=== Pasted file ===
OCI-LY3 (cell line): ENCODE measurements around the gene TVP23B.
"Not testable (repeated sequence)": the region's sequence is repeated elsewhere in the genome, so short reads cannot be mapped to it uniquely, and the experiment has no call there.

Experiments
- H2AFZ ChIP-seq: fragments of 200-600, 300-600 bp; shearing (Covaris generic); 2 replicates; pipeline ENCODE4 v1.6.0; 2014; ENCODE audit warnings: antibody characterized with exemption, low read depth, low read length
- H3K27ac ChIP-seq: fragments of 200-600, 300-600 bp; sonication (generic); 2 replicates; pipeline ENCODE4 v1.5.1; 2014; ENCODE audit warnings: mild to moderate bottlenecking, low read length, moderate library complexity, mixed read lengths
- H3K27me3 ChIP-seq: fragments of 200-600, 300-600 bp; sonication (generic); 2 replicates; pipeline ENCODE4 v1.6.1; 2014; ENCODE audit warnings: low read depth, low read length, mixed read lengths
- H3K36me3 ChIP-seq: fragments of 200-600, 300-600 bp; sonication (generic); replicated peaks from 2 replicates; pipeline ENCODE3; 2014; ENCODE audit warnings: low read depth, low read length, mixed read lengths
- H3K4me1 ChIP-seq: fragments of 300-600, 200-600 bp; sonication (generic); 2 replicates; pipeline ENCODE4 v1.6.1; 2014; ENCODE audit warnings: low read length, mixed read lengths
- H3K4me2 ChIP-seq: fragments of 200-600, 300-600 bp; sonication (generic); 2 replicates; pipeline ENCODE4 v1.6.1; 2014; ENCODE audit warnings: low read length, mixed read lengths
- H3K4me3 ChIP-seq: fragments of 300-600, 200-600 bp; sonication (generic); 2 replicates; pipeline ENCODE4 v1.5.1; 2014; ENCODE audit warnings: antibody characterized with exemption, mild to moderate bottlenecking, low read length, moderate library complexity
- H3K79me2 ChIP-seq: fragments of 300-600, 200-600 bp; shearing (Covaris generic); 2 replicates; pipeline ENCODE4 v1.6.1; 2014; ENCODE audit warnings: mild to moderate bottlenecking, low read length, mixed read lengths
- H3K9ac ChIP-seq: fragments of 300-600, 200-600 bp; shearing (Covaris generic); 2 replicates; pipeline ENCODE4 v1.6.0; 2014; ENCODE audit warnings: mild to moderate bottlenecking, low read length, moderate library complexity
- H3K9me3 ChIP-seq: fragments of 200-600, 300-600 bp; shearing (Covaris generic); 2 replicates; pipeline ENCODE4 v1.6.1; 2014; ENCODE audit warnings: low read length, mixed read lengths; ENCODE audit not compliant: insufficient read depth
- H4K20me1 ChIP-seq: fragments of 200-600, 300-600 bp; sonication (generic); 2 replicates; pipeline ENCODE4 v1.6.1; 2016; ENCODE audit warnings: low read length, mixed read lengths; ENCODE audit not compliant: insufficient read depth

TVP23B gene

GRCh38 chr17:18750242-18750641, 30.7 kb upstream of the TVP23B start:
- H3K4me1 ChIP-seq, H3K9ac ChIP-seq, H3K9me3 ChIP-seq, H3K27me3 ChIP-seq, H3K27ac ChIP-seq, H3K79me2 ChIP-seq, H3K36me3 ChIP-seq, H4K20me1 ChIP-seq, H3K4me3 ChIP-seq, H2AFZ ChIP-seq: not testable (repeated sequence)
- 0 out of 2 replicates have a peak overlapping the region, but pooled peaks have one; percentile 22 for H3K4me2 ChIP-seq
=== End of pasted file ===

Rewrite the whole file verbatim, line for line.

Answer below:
OCI-LY3 (cell line): ENCODE measurements around the gene TVP23B.
"Not testable (repeated sequence)": the region's sequence is repeated elsewhere in the genome, so short reads cannot be mapped to it uniquely, and the experiment has no call there.

Experiments
- H2AFZ ChIP-seq: fragments of 200-600, 300-600 bp; shearing (Covaris generic); 2 replicates; pipeline ENCODE4 v1.6.0; 2014; ENCODE audit warnings: antibody characterized with exemption, low read depth, low read length
- H3K27ac ChIP-seq: fragments of 200-600, 300-600 bp; sonication (generic); 2 replicates; pipeline ENCODE4 v1.5.1; 2014; ENCODE audit warnings: mild to moderate bottlenecking, low read length, moderate library complexity, mixed read lengths
- H3K27me3 ChIP-seq: fragments of 200-600, 300-600 bp; sonication (generic); 2 replicates; pipeline ENCODE4 v1.6.1; 2014; ENCODE audit warnings: low read depth, low read length, mixed read lengths
- H3K36me3 ChIP-seq: fragments of 200-600, 300-600 bp; sonication (generic); replicated peaks from 2 replicates; pipeline ENCODE3; 2014; ENCODE audit warnings: low read depth, low read length, mixed read lengths
- H3K4me1 ChIP-seq: fragments of 300-600, 200-600 bp; sonication (generic); 2 replicates; pipeline ENCODE4 v1.6.1; 2014; ENCODE audit warnings: low read length, mixed read lengths
- H3K4me2 ChIP-seq: fragments of 200-600, 300-600 bp; sonication (generic); 2 replicates; pipeline ENCODE4 v1.6.1; 2014; ENCODE audit warnings: low read length, mixed read lengths
- H3K4me3 ChIP-seq: fragments of 300-600, 200-600 bp; sonication (generic); 2 replicates; pipeline ENCODE4 v1.5.1; 2014; ENCODE audit warnings: antibody characterized with exemption, mild to moderate bottlenecking, low read length, moderate library complexity
- H3K79me2 ChIP-seq: fragments of 300-600, 200-600 bp; shearing (Covaris generic); 2 replicates; pipeline ENCODE4 v1.6.1; 2014; ENCODE audit warnings: mild to moderate bottlenecking, low read length, mixed read lengths
- H3K9ac ChIP-seq: fragments of 300-600, 200-600 bp; shearing (Covaris generic); 2 replicates; pipeline ENCODE4 v1.6.0; 2014; ENCODE audit warnings: mild to moderate bottlenecking, low read length, moderate library complexity
- H3K9me3 ChIP-seq: fragments of 200-600, 300-600 bp; shearing (Covaris generic); 2 replicates; pipeline ENCODE4 v1.6.1; 2014; ENCODE audit warnings: low read length, mixed read lengths; ENCODE audit not compliant: insufficient read depth
- H4K20me1 ChIP-seq: fragments of 200-600, 300-600 bp; sonication (generic); 2 replicates; pipeline ENCODE4 v1.6.1; 2016; ENCODE audit warnings: low read length, mixed read lengths; ENCODE audit not compliant: insufficient read depth

TVP23B gene

GRCh38 chr17:18750242-18750641, 30.7 kb upstream of the TVP23B start:
- H3K4me1 ChIP-seq, H3K9ac ChIP-seq, H3K9me3 ChIP-seq, H3K27me3 ChIP-seq, H3K27ac ChIP-seq, H3K79me2 ChIP-seq, H3K36me3 ChIP-seq, H4K20me1 ChIP-seq, H3K4me3 ChIP-seq, H2AFZ ChIP-seq: not testable (repeated sequence)
- 0 out of 2 replicates have a peak overlapping the region, but pooled peaks have one; percentile 22 for H3K4me2 ChIP-seq